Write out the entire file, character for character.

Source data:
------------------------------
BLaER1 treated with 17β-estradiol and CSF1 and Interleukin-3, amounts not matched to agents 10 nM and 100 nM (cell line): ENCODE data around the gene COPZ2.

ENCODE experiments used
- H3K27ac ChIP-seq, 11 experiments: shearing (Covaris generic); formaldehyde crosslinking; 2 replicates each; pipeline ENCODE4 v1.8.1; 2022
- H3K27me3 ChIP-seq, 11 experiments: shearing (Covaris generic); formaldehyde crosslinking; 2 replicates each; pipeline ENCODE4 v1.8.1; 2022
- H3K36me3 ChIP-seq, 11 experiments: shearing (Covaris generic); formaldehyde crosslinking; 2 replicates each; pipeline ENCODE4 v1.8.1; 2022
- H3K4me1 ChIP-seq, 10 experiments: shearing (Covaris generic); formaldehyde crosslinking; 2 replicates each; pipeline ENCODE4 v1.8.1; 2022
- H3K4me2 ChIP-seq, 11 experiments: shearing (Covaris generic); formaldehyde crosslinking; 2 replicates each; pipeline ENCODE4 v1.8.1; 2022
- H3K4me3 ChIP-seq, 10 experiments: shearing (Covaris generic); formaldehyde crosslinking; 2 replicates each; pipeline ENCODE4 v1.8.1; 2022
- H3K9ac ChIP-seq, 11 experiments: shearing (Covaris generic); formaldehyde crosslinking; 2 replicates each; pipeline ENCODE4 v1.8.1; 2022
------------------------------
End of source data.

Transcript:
BLaER1 treated with 17β-estradiol and CSF1 and Interleukin-3, amounts not matched to agents 10 nM and 100 nM (cell line): ENCODE data around the gene COPZ2.

ENCODE experiments used
- H3K27ac ChIP-seq, 11 experiments: shearing (Covaris generic); formaldehyde crosslinking; 2 replicates each; pipeline ENCODE4 v1.8.1; 2022
- H3K27me3 ChIP-seq, 11 experiments: shearing (Covaris generic); formaldehyde crosslinking; 2 replicates each; pipeline ENCODE4 v1.8.1; 2022
- H3K36me3 ChIP-seq, 11 experiments: shearing (Covaris generic); formaldehyde crosslinking; 2 replicates each; pipeline ENCODE4 v1.8.1; 2022
- H3K4me1 ChIP-seq, 10 experiments: shearing (Covaris generic); formaldehyde crosslinking; 2 replicates each; pipeline ENCODE4 v1.8.1; 2022
- H3K4me2 ChIP-seq, 11 experiments: shearing (Covaris generic); formaldehyde crosslinking; 2 replicates each; pipeline ENCODE4 v1.8.1; 2022
- H3K4me3 ChIP-seq, 10 experiments: shearing (Covaris generic); formaldehyde crosslinking; 2 replicates each; pipeline ENCODE4 v1.8.1; 2022
- H3K9ac ChIP-seq, 11 experiments: shearing (Covaris generic); formaldehyde crosslinking; 2 replicates each; pipeline ENCODE4 v1.8.1; 2022